# UnitVector - A normalised vector - with unit magnitude

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Part 8 of C++ tutorial – a 3D vector & transform library

There is one other common type of vector and this is the unit vector. It is by definition of unit magnitude, and thus intended for the purposes of indicating direction only. It has distinct semantics from the general vector, and the vector represented point.

While a UnitVector class would still be represented by three doubles (x,y,z), unlike either the Vector or Point, it makes no sense to permit the elements to be individually assigned (given their magnitude must always be unity). Therefore, one creates a new representational class where the elements are read-only, thus:

``````class XYZ_Const
{
public:
const double x,y,z;

XYZ_Const(double a,double b,double c):x(a),y(b),z(c) { }
void Set(const XYZ_Const& xyz)
{	const_cast<double&>(x)=xyz.x;
const_cast<double&>(y)=xyz.y;
const_cast<double&>(z)=xyz.z;
}
};``````

It still has an assignment method, which must necessarily cast away the constness of the members in order to assign a new unit vector.

The implementation of the UnitVector is largely the same as the Vector, except that most methods are const, except for assignment.

To assure unit magnitude, constructors normalise supplied coordinates, however, they are not unity/sanity-checked, e.g. `UnitVector(0.33,0.66,066)` is not the `UnitVector(0.33,0.66,0.66)` that may have been intended.

Because a priori, a UnitVector has unity magnitude, an exception is thrown should it be attempted to construct one from a null vector (or null coordinates).

Typically used to represent direction, it may be helpful to provide constructors or methods that enable the creation of UnitVectors from angles of rotation, but I’ll leave these until later. However, at least the three axes can be defined as static constants.

A UnitVector is implicitly a vector, thus the implicit conversion operator is provided.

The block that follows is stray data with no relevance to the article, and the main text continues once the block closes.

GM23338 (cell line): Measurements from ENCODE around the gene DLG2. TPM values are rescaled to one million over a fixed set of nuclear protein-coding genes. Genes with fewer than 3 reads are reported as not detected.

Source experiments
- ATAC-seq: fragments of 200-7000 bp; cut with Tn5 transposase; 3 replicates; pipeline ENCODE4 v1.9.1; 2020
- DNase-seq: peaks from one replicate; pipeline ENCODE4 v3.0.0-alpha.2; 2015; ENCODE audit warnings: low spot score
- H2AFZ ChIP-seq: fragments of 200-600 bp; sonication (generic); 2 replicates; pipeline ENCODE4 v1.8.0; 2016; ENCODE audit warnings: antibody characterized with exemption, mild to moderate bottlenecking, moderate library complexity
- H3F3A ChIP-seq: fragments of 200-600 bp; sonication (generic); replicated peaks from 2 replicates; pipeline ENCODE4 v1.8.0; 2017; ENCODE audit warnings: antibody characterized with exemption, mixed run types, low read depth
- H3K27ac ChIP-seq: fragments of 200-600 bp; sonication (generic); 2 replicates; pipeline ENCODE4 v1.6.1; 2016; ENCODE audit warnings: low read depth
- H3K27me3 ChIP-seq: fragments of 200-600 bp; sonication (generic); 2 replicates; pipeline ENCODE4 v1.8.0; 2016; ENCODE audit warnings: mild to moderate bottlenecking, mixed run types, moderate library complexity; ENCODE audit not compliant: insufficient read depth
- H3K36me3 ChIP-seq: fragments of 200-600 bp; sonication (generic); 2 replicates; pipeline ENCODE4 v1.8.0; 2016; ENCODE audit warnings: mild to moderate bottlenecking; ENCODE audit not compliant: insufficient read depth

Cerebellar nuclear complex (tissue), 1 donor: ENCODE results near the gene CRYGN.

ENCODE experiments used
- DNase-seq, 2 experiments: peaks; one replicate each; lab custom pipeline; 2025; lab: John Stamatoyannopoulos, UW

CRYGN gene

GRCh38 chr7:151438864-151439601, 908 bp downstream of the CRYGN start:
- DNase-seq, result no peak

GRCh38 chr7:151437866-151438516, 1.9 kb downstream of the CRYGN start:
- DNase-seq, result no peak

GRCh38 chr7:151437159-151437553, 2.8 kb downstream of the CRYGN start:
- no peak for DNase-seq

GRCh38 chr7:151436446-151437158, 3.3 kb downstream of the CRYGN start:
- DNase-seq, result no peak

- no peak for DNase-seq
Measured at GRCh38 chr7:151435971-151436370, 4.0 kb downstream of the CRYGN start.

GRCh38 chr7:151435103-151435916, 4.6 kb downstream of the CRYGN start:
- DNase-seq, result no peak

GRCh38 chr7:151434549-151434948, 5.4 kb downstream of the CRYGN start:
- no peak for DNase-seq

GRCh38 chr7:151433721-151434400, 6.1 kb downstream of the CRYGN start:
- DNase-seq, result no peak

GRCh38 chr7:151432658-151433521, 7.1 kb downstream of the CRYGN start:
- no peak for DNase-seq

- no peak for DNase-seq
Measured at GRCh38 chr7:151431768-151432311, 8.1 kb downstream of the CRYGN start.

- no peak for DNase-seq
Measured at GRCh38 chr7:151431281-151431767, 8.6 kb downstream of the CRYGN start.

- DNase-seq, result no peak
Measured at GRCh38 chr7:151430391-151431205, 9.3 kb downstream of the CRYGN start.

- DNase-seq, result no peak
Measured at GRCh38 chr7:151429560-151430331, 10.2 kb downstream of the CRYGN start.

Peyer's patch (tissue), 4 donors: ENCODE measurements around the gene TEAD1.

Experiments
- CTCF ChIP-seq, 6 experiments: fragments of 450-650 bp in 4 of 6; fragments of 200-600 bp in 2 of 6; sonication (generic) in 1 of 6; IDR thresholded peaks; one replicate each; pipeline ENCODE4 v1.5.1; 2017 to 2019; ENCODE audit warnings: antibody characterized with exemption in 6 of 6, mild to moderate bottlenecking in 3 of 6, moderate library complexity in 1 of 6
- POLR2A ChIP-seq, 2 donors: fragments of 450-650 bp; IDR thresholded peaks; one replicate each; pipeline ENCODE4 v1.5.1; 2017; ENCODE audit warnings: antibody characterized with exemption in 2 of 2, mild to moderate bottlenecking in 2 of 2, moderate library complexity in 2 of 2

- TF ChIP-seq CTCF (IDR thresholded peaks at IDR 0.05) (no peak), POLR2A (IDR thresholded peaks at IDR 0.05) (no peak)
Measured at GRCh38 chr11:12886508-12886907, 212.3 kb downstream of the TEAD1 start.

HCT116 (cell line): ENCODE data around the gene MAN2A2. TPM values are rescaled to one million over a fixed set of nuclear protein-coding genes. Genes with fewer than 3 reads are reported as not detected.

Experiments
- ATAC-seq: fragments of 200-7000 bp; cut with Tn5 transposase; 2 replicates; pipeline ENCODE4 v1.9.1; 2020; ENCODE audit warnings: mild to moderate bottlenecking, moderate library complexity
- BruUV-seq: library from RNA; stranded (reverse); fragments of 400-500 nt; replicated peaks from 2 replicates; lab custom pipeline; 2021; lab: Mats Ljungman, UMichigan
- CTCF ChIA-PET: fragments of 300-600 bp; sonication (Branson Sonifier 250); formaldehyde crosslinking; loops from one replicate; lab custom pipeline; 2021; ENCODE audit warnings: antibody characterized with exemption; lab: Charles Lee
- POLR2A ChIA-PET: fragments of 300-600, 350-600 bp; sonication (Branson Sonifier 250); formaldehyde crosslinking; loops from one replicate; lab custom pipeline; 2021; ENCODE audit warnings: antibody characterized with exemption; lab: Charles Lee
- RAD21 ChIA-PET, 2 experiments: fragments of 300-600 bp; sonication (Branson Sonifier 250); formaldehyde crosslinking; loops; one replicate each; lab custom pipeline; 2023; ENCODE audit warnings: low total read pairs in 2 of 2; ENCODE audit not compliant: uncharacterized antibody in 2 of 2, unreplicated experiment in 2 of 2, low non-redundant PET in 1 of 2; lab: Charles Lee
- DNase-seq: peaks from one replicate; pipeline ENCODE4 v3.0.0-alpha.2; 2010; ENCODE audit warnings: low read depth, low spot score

Code for the UnitVector class and an example program (with output) is below:

``````class UnitVector: protected VectorBase<XYZ_Const>
{
protected:
explicit UnitVector(const VectorBase<XYZ_Const>& xyz):VectorBase<XYZ_Const>(xyz) { } 	// NOT CHECKED FOR UNITY
public:
// Elements & Accessors

using VectorBase<XYZ_Const>::y;	// [	Write access has unclear semantics.
using VectorBase<XYZ_Const>::z;	//		How can you change one element of a unit vector? ]

static const UnitVector axis_x;	// |(1,0,0)|
static const UnitVector axis_y;	// |(0,1,0)|
static const UnitVector axis_z;	// |(0,0,1)|

explicit operator const double* () const { return array(); }	// Cast to const array

const double& operator[](int i) const { return element(i); }	// Const array element accessor

// Constructors

UnitVector(double a,double b,double c):VectorBase<XYZ_Const>(a,b,c) { normalise(); }	// Null vector will THROW
UnitVector(const double d):VectorBase<XYZ_Const>(d,d,d) { normalise(); }				// Null vector will THROW

explicit UnitVector(const Vector& v):VectorBase<XYZ_Const>(v.x,v.y,v.z) { normalise(); }			// Null vector will THROW

// Assignment
UnitVector& operator=(const UnitVector& u) { assign(u); return *this; }

// Informational
bool operator==(const UnitVector& u) const { return is_equal_to(u); }
bool operator!=(const UnitVector& u) const { return !is_equal_to(u); }

// Conversions
operator const Vector& () const { return *reinterpret_cast<const Vector*>(this); }	// Implicitly a const vector

// Scalar operations

UnitVector operator-() const { return UnitVector(negation()); }	// Negation retains unity

// Scalar operations resulting in a vector
friend Vector operator*(const UnitVector& u,double s) { return Vector(u)*s; }
friend Vector operator*(double s,const UnitVector& u) { return s*Vector(u); }
friend Vector operator/(const UnitVector& u,double s) { return Vector(u)/s; }	// Throws div0

friend std::ostream& operator<<(std::ostream& os,const UnitVector& u) { return os<<"|("<<u.x<<','<<u.y<<','<<u.z<<")|"; }

};

const UnitVector UnitVector::axis_x=UnitVector(1,0,0);
const UnitVector UnitVector::axis_y=UnitVector(0,1,0);
const UnitVector UnitVector::axis_z=UnitVector(0,0,1);

int main()	// The program
{	const Vector u(7,3,5),v(1,2,3);

cout<<"u="<<u<<"\n";
cout<<"v="<<v<<"\n";

cout<<"u x v = "<<u.cross(v)<<"\n";

UnitVector uv(u.cross(v));

cout<<"Norm(u x v)="<<uv<<"\n";

UnitVector h(0.33,0.66,066);

cout<<"h = "<<h<<"\n";

return 0;
}``````

Program output:

``````u=(7,3,5)
v=(1,2,3)
u x v = (-4,-9,11)
Norm(u x v)=|(-0.270914,-0.609557,0.745014)|
h = |(0.00611054,0.0122211,0.999907)|``````

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